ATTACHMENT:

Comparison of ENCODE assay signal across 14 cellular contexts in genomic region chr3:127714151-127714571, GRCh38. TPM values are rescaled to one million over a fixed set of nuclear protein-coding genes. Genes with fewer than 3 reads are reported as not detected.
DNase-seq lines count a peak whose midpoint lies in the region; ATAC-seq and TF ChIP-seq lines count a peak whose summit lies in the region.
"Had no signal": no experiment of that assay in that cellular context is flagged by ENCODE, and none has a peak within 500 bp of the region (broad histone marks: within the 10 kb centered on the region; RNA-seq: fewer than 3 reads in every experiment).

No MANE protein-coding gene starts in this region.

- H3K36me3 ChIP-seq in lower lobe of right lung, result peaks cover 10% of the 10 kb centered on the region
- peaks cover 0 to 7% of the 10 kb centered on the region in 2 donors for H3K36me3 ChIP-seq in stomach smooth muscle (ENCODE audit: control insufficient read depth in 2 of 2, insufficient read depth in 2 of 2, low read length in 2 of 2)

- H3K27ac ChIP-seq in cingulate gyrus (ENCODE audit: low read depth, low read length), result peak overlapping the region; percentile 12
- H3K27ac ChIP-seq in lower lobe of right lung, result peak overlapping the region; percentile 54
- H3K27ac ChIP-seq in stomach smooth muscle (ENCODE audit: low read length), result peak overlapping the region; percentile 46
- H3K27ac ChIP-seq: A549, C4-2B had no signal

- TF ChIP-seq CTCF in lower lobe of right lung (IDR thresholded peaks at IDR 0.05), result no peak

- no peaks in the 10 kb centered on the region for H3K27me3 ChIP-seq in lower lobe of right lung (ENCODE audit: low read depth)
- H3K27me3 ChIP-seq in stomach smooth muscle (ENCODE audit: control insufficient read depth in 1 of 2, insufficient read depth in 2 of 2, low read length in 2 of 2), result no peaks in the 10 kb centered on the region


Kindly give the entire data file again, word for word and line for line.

Comparison of ENCODE assay signal across 14 cellular contexts in genomic region chr3:127714151-127714571, GRCh38. TPM values are rescaled to one million over a fixed set of nuclear protein-coding genes. Genes with fewer than 3 reads are reported as not detected.
DNase-seq lines count a peak whose midpoint lies in the region; ATAC-seq and TF ChIP-seq lines count a peak whose summit lies in the region.
"Had no signal": no experiment of that assay in that cellular context is flagged by ENCODE, and none has a peak within 500 bp of the region (broad histone marks: within the 10 kb centered on the region; RNA-seq: fewer than 3 reads in every experiment).

No MANE protein-coding gene starts in this region.

- H3K36me3 ChIP-seq in lower lobe of right lung, result peaks cover 10% of the 10 kb centered on the region
- peaks cover 0 to 7% of the 10 kb centered on the region in 2 donors for H3K36me3 ChIP-seq in stomach smooth muscle (ENCODE audit: control insufficient read depth in 2 of 2, insufficient read depth in 2 of 2, low read length in 2 of 2)

- H3K27ac ChIP-seq in cingulate gyrus (ENCODE audit: low read depth, low read length), result peak overlapping the region; percentile 12
- H3K27ac ChIP-seq in lower lobe of right lung, result peak overlapping the region; percentile 54
- H3K27ac ChIP-seq in stomach smooth muscle (ENCODE audit: low read length), result peak overlapping the region; percentile 46
- H3K27ac ChIP-seq: A549, C4-2B had no signal

- TF ChIP-seq CTCF in lower lobe of right lung (IDR thresholded peaks at IDR 0.05), result no peak

- no peaks in the 10 kb centered on the region for H3K27me3 ChIP-seq in lower lobe of right lung (ENCODE audit: low read depth)
- H3K27me3 ChIP-seq in stomach smooth muscle (ENCODE audit: control insufficient read depth in 1 of 2, insufficient read depth in 2 of 2, low read length in 2 of 2), result no peaks in the 10 kb centered on the region